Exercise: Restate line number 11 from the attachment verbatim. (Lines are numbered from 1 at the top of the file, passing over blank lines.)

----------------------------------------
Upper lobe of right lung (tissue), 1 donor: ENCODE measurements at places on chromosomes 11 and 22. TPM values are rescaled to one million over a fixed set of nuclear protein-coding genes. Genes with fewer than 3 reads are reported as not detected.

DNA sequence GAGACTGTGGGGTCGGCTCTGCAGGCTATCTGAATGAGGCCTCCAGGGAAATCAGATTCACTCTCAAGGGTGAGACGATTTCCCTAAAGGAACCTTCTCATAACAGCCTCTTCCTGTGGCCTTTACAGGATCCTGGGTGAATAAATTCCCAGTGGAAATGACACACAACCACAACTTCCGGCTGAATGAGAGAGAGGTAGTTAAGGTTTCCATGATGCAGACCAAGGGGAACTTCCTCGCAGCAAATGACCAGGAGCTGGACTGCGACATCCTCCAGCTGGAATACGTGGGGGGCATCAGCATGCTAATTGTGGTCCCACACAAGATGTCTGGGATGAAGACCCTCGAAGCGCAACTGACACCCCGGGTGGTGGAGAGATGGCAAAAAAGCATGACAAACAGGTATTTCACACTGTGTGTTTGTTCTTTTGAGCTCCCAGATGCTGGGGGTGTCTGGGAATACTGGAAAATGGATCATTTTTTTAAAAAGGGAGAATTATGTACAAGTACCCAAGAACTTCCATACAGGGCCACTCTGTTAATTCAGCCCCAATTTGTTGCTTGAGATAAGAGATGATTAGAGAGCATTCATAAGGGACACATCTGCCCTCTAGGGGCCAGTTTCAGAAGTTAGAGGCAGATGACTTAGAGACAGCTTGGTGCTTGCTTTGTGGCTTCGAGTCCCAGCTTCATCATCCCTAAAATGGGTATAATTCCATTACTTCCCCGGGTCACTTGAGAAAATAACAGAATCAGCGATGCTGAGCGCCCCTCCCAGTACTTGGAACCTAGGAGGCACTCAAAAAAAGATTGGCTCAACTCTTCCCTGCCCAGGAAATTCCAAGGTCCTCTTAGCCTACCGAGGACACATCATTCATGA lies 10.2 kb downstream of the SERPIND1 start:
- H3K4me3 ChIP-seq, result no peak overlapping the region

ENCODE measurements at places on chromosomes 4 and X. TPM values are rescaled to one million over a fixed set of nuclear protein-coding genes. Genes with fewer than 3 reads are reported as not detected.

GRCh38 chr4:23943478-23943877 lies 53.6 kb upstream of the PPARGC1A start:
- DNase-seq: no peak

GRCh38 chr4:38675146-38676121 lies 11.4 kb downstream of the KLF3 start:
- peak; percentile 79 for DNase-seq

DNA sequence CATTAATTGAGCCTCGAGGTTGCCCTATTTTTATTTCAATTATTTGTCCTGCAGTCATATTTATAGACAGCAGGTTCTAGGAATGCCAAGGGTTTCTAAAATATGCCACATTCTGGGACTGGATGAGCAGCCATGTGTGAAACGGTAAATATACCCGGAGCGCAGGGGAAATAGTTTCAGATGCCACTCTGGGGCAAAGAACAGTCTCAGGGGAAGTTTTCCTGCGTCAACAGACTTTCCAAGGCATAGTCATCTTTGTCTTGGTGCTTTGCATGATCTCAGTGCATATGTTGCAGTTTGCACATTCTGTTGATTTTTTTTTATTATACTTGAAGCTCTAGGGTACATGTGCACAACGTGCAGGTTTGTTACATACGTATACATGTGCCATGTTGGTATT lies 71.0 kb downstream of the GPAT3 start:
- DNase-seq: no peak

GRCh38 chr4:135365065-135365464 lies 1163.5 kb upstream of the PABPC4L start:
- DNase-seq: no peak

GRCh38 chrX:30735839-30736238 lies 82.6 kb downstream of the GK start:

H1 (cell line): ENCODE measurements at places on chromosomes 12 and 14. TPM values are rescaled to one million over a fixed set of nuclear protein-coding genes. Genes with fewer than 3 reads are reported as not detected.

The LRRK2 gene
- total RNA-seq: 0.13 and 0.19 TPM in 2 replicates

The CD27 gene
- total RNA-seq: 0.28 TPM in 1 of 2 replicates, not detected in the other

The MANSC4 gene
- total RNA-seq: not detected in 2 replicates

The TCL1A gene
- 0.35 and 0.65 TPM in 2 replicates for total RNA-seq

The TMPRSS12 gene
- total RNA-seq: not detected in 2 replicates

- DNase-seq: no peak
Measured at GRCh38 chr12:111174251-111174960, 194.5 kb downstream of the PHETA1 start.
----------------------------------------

GRCh38 chr4:135365065-135365464 lies 1163.5 kb upstream of the PABPC4L start: